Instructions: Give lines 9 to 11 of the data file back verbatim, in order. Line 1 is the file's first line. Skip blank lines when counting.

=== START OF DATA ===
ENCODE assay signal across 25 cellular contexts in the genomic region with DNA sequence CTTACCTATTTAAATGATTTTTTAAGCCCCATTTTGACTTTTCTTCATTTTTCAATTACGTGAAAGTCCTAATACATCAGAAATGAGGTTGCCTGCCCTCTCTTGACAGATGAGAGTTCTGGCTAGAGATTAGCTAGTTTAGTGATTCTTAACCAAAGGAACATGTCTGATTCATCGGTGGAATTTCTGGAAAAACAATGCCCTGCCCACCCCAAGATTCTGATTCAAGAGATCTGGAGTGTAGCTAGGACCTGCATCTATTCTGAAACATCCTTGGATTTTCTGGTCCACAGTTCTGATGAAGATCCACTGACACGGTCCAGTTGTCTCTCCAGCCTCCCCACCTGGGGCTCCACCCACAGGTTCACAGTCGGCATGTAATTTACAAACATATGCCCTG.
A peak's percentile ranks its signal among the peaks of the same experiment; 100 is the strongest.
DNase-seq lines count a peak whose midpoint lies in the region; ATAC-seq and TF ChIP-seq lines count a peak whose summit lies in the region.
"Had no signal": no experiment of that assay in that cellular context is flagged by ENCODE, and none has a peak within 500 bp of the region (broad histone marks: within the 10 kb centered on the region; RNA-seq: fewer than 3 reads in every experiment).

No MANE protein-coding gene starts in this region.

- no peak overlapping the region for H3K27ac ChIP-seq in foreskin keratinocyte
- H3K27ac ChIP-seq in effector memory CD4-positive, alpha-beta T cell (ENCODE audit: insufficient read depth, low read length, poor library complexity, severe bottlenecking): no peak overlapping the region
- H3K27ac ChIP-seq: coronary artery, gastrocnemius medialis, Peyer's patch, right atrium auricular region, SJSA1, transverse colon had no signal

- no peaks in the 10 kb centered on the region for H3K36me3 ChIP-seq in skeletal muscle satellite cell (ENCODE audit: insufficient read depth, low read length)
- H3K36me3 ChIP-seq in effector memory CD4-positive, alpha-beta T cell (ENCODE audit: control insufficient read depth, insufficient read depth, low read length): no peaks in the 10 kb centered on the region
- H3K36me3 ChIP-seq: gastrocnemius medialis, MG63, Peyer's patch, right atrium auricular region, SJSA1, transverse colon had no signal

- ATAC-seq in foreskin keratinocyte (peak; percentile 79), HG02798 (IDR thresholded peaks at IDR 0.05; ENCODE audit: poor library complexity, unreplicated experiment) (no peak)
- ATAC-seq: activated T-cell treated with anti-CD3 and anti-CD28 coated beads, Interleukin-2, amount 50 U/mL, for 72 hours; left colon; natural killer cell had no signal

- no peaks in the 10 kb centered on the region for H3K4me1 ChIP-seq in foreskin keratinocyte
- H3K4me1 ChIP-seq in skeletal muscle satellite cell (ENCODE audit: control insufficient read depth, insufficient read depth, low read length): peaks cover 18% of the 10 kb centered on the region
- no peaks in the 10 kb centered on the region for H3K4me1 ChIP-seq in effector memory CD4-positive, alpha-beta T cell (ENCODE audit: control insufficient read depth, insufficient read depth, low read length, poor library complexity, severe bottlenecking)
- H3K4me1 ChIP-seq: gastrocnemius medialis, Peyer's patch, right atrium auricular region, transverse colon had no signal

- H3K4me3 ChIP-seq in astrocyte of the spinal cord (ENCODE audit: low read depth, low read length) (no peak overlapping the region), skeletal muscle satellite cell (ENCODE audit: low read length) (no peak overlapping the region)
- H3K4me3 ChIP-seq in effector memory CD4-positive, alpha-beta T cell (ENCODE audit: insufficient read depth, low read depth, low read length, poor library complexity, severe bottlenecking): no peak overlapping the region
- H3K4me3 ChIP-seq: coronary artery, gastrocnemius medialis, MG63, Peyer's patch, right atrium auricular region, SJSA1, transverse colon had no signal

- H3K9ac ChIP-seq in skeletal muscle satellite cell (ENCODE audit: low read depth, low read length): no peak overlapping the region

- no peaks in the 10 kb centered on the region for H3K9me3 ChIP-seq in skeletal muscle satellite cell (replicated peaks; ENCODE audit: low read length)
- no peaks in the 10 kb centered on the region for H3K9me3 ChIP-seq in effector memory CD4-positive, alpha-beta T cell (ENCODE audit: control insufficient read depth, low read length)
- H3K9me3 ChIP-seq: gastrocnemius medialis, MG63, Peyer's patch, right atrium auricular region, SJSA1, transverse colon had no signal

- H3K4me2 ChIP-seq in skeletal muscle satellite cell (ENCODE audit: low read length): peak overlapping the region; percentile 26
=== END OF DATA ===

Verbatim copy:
- no peaks in the 10 kb centered on the region for H3K36me3 ChIP-seq in skeletal muscle satellite cell (ENCODE audit: insufficient read depth, low read length)
- H3K36me3 ChIP-seq in effector memory CD4-positive, alpha-beta T cell (ENCODE audit: control insufficient read depth, insufficient read depth, low read length): no peaks in the 10 kb centered on the region
- H3K36me3 ChIP-seq: gastrocnemius medialis, MG63, Peyer's patch, right atrium auricular region, SJSA1, transverse colon had no signal